Andersen Lab

We are using infectious disease genomics to investigate how highly pathogenic viruses such as Zika, Ebola, and Lassa emerge and cause large-scale outbreaks. Using a combination of computational biology, experimentation, and field work, our hope is to transform outbreak response and change the way we develop vaccines and therapeutics.

Open Science & Open Data

NatureCover150617As part of a massive international collaboration, we recently published several studies in Nature (Grubaugh et al., Metsky et al., Faria et al.) and Nature protocols (Quick et al.), investigating how Zika virus spread across the Americas. We showed, for example, how the virus established itself multiple times in Florida in the spring of 2016, and how these introductions were linked to the Caribbean. We also demonstrated that mosquito control is a very effective way of preventing human Zika virus infections.

All these studies would have been impossible without open sharing of data and protocols across partners. Instead of trying to ‘race’ each other to publish first, the entire viral genomics field came together to work towards a common goal – understanding how Zika is spreading and what to do about it. We shared our data and protocols directly on this website and other online resources immediately after data generation. Several other groups did the same, with everybody openly sharing data, analyses, and findings. This collaborative spirit undoubtedly made the data more accurate, the studies more compelling, and the findings stronger. The resultant studies – which were coordinated across four manuscripts with hundreds of authors – were initially published as pre-prints on bioRxiv to make the findings available as fast as possible.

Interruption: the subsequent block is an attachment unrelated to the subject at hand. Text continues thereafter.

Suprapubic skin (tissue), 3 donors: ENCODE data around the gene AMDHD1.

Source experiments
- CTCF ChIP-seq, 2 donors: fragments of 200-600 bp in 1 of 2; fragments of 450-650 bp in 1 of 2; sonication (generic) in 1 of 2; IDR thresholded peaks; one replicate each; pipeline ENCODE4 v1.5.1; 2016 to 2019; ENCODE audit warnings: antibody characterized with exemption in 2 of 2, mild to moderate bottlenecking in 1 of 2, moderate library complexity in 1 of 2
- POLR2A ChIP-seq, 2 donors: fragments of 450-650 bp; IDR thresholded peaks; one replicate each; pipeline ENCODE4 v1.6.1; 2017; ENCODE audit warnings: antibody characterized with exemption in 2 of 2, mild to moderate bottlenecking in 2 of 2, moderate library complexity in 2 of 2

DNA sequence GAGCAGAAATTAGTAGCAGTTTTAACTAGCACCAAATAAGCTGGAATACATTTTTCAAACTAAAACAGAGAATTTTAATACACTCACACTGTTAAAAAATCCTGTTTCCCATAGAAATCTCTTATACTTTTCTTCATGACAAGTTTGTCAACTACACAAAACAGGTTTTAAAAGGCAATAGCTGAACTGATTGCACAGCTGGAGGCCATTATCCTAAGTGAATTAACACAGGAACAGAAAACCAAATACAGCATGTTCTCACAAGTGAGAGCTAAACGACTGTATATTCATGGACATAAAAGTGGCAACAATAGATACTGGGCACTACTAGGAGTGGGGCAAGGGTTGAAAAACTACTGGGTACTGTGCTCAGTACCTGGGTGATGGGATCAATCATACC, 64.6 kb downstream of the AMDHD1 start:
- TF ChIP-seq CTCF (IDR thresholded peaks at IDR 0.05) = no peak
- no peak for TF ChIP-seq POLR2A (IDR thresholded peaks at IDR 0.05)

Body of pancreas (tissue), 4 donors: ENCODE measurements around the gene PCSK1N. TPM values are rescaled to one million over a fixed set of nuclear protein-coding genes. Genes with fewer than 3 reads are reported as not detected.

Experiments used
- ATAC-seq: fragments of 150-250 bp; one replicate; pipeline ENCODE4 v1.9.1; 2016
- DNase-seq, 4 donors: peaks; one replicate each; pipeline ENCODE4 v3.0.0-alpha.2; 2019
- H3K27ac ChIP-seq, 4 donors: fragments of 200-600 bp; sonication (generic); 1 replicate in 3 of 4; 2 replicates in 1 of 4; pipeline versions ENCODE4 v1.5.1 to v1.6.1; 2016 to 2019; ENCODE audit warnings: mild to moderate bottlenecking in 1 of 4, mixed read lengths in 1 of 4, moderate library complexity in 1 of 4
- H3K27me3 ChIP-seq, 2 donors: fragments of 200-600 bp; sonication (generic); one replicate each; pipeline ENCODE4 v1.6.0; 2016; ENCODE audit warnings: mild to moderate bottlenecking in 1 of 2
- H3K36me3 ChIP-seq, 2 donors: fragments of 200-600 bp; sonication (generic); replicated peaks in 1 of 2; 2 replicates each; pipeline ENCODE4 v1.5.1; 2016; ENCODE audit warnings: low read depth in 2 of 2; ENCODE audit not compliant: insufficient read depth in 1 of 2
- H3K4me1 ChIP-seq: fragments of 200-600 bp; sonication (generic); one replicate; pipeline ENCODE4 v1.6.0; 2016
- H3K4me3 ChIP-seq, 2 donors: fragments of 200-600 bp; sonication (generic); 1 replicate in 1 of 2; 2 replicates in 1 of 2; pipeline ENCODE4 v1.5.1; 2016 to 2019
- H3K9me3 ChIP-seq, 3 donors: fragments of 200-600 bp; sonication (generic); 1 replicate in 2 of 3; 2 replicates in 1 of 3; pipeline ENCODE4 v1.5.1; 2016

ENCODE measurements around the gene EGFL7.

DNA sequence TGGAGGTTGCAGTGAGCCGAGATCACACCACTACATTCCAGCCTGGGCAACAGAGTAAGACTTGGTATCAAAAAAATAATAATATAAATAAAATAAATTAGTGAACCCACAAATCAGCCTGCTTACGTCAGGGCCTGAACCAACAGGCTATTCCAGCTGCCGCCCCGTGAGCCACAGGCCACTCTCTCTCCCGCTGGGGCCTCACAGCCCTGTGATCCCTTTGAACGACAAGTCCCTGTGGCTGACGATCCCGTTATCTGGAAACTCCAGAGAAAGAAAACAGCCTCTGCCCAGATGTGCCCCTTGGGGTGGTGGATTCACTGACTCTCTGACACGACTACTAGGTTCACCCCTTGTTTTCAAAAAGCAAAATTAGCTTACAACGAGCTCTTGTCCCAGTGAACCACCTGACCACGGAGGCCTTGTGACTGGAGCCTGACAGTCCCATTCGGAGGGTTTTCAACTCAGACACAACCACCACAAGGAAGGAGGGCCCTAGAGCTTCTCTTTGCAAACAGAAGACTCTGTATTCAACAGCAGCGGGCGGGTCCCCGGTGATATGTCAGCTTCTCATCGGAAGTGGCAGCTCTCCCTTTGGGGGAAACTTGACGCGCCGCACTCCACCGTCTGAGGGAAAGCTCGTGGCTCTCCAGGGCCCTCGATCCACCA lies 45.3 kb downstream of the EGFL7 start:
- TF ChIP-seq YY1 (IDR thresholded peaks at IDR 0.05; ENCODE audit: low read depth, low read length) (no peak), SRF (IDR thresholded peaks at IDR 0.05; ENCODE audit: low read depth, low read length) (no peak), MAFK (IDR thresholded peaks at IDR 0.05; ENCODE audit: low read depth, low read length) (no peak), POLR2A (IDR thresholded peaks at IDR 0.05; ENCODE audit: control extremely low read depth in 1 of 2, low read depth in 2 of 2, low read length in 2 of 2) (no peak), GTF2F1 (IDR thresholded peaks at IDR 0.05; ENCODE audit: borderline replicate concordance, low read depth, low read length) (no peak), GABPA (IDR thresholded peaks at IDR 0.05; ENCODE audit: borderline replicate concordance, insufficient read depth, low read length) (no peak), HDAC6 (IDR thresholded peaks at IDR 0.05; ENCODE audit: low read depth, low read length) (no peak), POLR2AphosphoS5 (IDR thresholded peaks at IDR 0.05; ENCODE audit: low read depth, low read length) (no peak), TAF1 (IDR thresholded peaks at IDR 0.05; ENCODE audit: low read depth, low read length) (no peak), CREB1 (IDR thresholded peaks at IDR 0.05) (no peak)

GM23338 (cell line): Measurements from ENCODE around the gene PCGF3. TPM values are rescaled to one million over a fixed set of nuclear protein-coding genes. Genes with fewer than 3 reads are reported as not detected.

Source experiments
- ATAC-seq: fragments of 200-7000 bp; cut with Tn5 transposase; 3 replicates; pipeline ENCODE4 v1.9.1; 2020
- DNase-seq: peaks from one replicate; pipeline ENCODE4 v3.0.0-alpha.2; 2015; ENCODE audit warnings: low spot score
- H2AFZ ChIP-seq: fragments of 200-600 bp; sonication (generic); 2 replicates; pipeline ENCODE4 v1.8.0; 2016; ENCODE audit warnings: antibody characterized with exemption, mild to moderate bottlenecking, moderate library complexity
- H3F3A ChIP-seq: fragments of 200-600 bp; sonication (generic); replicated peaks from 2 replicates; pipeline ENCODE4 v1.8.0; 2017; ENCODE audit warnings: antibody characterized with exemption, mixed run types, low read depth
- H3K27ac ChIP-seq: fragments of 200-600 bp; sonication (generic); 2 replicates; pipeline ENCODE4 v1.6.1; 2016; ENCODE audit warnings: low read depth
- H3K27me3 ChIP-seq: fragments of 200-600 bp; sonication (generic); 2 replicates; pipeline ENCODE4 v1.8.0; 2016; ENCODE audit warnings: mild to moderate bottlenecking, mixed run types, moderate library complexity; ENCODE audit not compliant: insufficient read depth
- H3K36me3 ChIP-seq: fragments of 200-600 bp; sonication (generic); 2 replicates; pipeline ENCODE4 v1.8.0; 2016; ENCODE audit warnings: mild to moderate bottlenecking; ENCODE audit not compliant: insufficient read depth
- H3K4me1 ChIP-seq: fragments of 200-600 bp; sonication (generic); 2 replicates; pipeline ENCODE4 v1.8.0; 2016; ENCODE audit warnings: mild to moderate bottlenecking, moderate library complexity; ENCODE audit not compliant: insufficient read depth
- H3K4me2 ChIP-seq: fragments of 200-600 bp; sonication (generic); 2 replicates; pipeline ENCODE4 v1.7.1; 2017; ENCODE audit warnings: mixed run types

Without the spirit of Open Science, none of these collaborations would have come together, and the science would have suffered. Our lab has been a strong believer in the importance of Open Science for a few years now, and in all cases has this boosted the strength of our studies tremendously. For us, free sharing of ideas, data, and findings have only come with positives and absolutely no negatives. We strongly recommend that other researchers consider doing the same – it is without a doubt the future of science.

Lab Tweets



Boss Man


Cat Herder


Cat Herder










Supreme Commander




Recent Posts / View All Posts

PAHO Zika numbers

| Data, News | No Comments
Data here. Permanent Andersen Lab project link is here. Most epidemiological investigations of Zika virus during the current epidemic in the Americas requires temporal human case data. The only place to gather this information is is from the Pan American Health Organization (PAHO), an arm of the World Health Organization. They present Zika virus case numbers in two ways: spreadsheets of…

Zika papers in Nature

| Publications | No Comments
In a series of papers in the journals Nature and Nature Protocols, we used Zika virus sequencing from patients and mosquitos to show how the virus has spread across South America and into Florida. This work was performed as a large (huge!) collaboration of national and international institutions, which was made possible because of open science and open data. (more…)

Growing bigger

| News | No Comments
The laboratory is still growing steadily. Mark joined us in February coming from Columbia in New York, where he did a short postdoc after having completed his PhD in Belgium. Glenn will officially join us as a graduate student in June, after having worked on multiple projects with us for a while. He's been running the STSI main lab for…